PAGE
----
- Put together a list of financial accounts.
- Name your account beneficiaries.
- Plan for the worst-case scenario.
- Make sure you and your partner know where important documents are.
Many married couples suffer from a failure to communicate. A 2018 Fidelity survey found that 1 in 7 couldn't accurately report their spouses' employment status.1 More than 4 in 10 couples disagree on when to retire—and more than half aren't on the same page about how much to save for retirement.
"That may not be surprising, since money can be a tricky topic in families," says Ann Dowd, CFP, a Fidelity vice president. "But not laying the groundwork for open money communications can undermine relationships."
For example, our survey found that among the 36% of couples concerned about debt, nearly half cite money as their biggest relationship challenge. They were also more likely than couples who weren't worried about debt to have difficulty talking about money in general.
Don't let that happen to you. Consider these 4 easy steps to help get your money talks off to a strong start.
1. List all your financial accounts
Chances are each of you has a number of financial accounts—checking, savings, credit card, investment, 401(k), IRA, for example. Consider sharing the accounts you each have and where they are. Creating a spreadsheet with account numbers is a great way to keep track of them. Hopefully you feel comfortable enough with your partner to share any passwords or PINs that could be needed in a pinch. Taking an inventory of your accounts can help you get organized, which is never a bad thing. It can also help lay the foundation for investment decisions—which you may choose to make as a household or as individuals.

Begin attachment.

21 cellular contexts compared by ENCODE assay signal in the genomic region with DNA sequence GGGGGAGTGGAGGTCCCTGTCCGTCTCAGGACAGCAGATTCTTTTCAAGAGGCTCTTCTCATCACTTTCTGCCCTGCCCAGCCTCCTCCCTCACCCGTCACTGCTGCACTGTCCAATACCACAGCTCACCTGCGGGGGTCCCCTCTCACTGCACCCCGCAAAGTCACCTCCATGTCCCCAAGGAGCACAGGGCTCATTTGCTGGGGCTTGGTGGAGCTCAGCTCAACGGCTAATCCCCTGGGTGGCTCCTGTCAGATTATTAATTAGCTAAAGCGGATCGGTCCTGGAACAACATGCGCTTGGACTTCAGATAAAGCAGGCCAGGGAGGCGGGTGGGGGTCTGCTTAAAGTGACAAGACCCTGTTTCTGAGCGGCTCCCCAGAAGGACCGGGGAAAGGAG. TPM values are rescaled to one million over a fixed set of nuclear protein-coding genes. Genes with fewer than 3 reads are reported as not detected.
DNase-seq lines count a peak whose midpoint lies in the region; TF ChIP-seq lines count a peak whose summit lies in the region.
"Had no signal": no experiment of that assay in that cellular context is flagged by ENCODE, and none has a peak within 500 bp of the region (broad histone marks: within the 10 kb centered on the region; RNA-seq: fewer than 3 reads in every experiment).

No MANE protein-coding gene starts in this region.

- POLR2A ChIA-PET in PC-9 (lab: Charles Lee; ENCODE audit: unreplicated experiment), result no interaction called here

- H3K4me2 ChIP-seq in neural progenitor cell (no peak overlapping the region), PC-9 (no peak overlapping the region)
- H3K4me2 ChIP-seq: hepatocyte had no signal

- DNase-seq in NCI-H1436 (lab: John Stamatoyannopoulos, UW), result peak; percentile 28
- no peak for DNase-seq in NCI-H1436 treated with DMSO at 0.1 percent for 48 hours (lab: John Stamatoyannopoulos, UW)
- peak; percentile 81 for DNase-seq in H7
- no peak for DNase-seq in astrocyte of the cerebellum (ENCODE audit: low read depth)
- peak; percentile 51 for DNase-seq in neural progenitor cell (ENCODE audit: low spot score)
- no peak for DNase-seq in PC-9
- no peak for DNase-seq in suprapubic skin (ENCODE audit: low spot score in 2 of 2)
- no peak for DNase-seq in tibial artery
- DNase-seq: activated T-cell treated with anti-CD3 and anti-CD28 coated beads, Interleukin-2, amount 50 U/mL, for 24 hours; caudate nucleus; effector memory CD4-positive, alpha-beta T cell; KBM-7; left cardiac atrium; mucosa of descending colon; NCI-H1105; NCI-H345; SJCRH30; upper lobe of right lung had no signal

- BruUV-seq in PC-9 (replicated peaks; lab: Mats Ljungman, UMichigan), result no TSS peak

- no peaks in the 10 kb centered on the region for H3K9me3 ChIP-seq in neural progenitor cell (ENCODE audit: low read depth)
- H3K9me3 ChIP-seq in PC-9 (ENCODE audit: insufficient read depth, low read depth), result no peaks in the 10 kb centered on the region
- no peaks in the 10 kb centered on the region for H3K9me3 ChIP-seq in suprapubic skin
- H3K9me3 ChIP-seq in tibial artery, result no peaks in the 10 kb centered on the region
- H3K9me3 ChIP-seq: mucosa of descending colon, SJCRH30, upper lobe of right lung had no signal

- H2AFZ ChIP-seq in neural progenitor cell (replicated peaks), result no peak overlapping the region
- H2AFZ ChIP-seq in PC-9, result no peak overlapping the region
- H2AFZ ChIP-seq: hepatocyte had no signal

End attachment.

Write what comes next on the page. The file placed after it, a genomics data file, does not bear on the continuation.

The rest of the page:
Consider using secure virtual safes to store the list.
2. Name account beneficiaries
Having a named beneficiary for retirement and investment accounts and insurance policies is as important as writing a will. Assets in these accounts pass directly to the beneficiaries you've designated with your account custodian, trustee, or plan administrator—and generally supersede any instructions in your will.
It’s not hard to name—or update—beneficiaries on financial accounts. Most financial service providers let you do it online. Naming beneficiaries on all accounts can help avoid legal complications in the event of a death.
Retirement accounts. You can name beneficiaries on your retirement accounts, such as 401(k) accounts and IRAs. If you are married, keep in mind that some employer-sponsored retirement plans automatically designate your spouse as the beneficiary unless you name another beneficiary and your spouse has consented in writing. Check with your company.
Nonretirement accounts. Designating beneficiaries on a nonretirement bank account or brokerage account may establish a "transfer-on-death" (TOD) registration for the account. It allows ownership of the account to be transferred to a designated beneficiary upon your death.